Factors That Drove Cetacean Ancestors to the Sea



A series of climatic and biogeographic feedbacks could potentially explain some of the factors that drove this family of once-terrestrial predators to the seas. This essay will discuss the climatic variables constituent during the late Paleocene to early Eocene that precipitated cetacean ancestor’s exodus from land to water. A series of teleconnections—or long distance interconnected anomalies resultant from climatic perturbations—will be examined and discussed. Additionally, geologic processes—namely, the position of the continents—of the time period need to be evaluated. Together, the climatic variables as well as the geologic occurrences at the time of this terrestrial-aquatic transition might explain why cetacean ancestors moved to the water.

The Paleocene-Eocene Thermal Maximum that occurred 55 million years ago was a unique event in Earth’s climatic history. During this time, sea surface temperatures of the Tethys Sea—which was located near present-day India, Pakistan, and Saudi Arabia—would have been between 32-34 degrees Celsius (Figure 1)—ten degrees higher than modern SST’s (Winguth et al 2012). Such high SST’s would undoubtedly facilitate the thermal expansion of the oceans. According to Sluijs et al. (2008), sea levels during this time would have been 70-80m higher than they are currently (p. 4216) and modeling by Miller et al. (2008) even suggests that the sea levels at the beginning of the Eocene, at which point global annual temperatures were at about 23 degree Celsius (Figure 2), reached a maximum of 150m above current levels (p. 211). It is at this point that the expanded seas likely made contact with inland freshwater sources and began mixing.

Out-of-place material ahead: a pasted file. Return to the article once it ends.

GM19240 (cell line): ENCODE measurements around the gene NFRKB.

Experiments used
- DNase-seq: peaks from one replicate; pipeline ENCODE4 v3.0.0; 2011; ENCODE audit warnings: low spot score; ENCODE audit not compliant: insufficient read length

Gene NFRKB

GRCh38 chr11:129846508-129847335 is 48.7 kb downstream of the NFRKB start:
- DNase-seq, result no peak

With the oceans expanding and encroaching on inland water sources, interaction between the saline and freshwater ecosystems undoubtedly occurred. As oxygen isotopes have shown, cetacean ancestors spent considerable time feeding in the shallows of river and semi-marine systems  (Gingerich et al. 2001, p. 2240). The brackish environments that were likely created as a result of the heightened sea levels facilitated vegetative growth and diversification to the point that—over a period of time—the ancestors may have undertaken prey switching. By this time, it is also likely that the ancestors had undergone morphological transitions that are more in keeping with an aquatically adapted organism. The ancient cetacean ancestor that is heralded as the vanguard for cetacean ancestry is Pakicetus. According to Thewissen and Williams, pakicetid fossils are consistently located in now dry river channel deposits and they account for 60% of the animal fossils recovered in those deposits (p. 77).  The later adaptation known as Ambulocetus, is commonly found in near-shore marine deposits (Thewissen & Williams 2002, p. 79). This lends support to the idea that the heightened sea levels created pathways through which the slowly evolving cetacean ancestors could find their way to open water.

Given the extent of estuarine productivity, it is likely that pakicetids occupied estuarine environments. Estuarine productivity is undoubtedly an attractive ecosystem from which predators can feed. Once freshwater and saline water resultant from the expanded bodies of ocean water began mixing and began yielding productivity, pakicetids began their slow transformation. Isotopic records of fossil remains recovered from Balochistan Province,Pakistan show that the morphological divergence in the artiodactyl family began during the Eocene temperature maximums (Figure 3 and Figure 4) (Gingerich et al. 2001, p. 2239).